Another scheme that is worth mentioning was the job board arrangement. Workers were paid with a combination of the NMW and then issued credits for a job board which were then immediately transferred into cash – eliminating the tax. At least with this kind of arrangement, it instantly sounds suspicious. PAYE isn’t glamorous, but it’s how compliant umbrella companies will process their employees’ payroll.
In a recent article on Umbrella Companies, a contractor was faced with an unusual pay calculation from an obvious tax avoidance scheme. The company was promising inflated take-home pay by issuing the contractor with NMW and shares in the company. The shares would instantly be sold and converted into tax-free cash. Just like the job board arrangement – this sounds extremely dodgy and should be avoided at all costs!
Obvious signs of a non-compliant umbrella company
High take home pay retention
Compliant umbrella companies in the UK will process their employees’ payroll with Pay As You Earn (PAYE) – HMRC’s tax system.
Therefore, you should expect to be taxed accordingly and make the required National Insurance Contributions.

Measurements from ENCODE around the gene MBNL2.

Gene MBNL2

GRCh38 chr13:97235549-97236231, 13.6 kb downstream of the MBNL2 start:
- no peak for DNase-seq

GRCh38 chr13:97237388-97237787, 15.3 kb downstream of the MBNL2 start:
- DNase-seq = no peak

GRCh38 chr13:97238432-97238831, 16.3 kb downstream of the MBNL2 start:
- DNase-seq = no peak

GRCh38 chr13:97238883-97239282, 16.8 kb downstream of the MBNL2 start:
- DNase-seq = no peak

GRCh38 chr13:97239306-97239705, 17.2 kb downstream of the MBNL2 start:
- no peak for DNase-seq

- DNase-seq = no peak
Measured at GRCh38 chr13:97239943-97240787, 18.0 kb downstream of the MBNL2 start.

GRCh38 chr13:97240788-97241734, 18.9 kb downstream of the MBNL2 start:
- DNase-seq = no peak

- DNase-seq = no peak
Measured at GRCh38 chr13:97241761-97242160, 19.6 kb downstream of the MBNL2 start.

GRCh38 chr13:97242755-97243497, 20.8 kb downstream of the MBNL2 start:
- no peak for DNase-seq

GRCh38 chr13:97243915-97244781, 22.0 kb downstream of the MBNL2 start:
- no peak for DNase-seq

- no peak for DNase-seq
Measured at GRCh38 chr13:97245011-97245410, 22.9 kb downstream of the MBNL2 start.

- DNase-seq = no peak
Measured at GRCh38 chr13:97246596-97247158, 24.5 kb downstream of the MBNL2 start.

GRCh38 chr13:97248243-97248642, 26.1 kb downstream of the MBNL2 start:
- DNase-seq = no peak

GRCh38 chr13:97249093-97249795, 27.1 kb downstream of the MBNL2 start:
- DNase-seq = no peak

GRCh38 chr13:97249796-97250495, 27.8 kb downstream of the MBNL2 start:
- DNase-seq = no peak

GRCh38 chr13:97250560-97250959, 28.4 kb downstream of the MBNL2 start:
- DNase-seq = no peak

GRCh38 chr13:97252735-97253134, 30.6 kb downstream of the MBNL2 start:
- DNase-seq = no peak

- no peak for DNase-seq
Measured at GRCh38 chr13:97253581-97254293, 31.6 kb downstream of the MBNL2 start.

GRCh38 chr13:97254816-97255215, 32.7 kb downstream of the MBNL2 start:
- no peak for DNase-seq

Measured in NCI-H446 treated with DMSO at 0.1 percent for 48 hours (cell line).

Everybody’s circumstances are different, and many factors will impact pay retention, but usually, contractors should expect to retain between 55 and 65 percent of their pay with a compliant umbrella.
Therefore, if you come across a company promising noticeably higher pay retention (sometimes upwards of 90%) – you should avoid them at all costs. It’s a tax avoidance scheme.
Located outside the UK
Companies House is a powerful tool that’s extremely useful when researching umbrella companies. Have a look and see where the umbrella company you’re interested in is registered.
If they’re UK-based – that’s a great sign. However, if there is no indication they’re in the UK, or you discover their HQ is in in a known tax haven such as the Isle of Man or the Cayman Islands – alarm bells should be ringing. Only use a UK-based umbrella company.
Unethical language such as “HMRC approved”
HMRC acknowledge umbrella companies, and proof of this is in the recent guidance ‘Working through an umbrella company’. However, HMRC does not actively approve or endorse specific umbrella companies. Therefore, if you come across an umbrella company claiming to be “approved by HMRC” or “HMRC friendly”, – you should be wary. These claims are not legitimate and may be a deliberate attempt to lure you into an unethical arrangement.
No history and a lack of reviews